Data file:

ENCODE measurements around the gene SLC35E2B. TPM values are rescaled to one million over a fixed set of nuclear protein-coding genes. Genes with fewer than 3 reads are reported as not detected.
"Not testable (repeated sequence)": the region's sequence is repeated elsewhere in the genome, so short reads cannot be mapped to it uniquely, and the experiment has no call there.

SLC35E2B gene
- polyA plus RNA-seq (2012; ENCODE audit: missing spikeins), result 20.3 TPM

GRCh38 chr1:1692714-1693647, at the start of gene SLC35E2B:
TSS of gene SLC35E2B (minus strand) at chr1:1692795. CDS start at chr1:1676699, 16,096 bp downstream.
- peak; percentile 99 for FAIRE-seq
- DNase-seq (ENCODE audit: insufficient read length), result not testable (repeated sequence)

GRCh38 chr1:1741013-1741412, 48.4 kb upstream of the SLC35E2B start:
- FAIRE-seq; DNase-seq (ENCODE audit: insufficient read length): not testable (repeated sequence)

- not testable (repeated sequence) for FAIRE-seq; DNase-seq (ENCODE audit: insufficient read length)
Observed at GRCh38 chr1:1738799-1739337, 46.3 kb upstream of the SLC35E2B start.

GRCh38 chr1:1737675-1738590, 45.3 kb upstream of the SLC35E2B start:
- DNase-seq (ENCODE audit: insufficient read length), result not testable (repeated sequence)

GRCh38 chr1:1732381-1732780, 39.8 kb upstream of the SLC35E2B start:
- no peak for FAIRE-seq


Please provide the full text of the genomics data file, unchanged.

ENCODE measurements around the gene SLC35E2B. TPM values are rescaled to one million over a fixed set of nuclear protein-coding genes. Genes with fewer than 3 reads are reported as not detected.
"Not testable (repeated sequence)": the region's sequence is repeated elsewhere in the genome, so short reads cannot be mapped to it uniquely, and the experiment has no call there.

SLC35E2B gene
- polyA plus RNA-seq (2012; ENCODE audit: missing spikeins), result 20.3 TPM

GRCh38 chr1:1692714-1693647, at the start of gene SLC35E2B:
TSS of gene SLC35E2B (minus strand) at chr1:1692795. CDS start at chr1:1676699, 16,096 bp downstream.
- peak; percentile 99 for FAIRE-seq
- DNase-seq (ENCODE audit: insufficient read length), result not testable (repeated sequence)

GRCh38 chr1:1741013-1741412, 48.4 kb upstream of the SLC35E2B start:
- FAIRE-seq; DNase-seq (ENCODE audit: insufficient read length): not testable (repeated sequence)

- not testable (repeated sequence) for FAIRE-seq; DNase-seq (ENCODE audit: insufficient read length)
Observed at GRCh38 chr1:1738799-1739337, 46.3 kb upstream of the SLC35E2B start.

GRCh38 chr1:1737675-1738590, 45.3 kb upstream of the SLC35E2B start:
- DNase-seq (ENCODE audit: insufficient read length), result not testable (repeated sequence)

GRCh38 chr1:1732381-1732780, 39.8 kb upstream of the SLC35E2B start:
- no peak for FAIRE-seq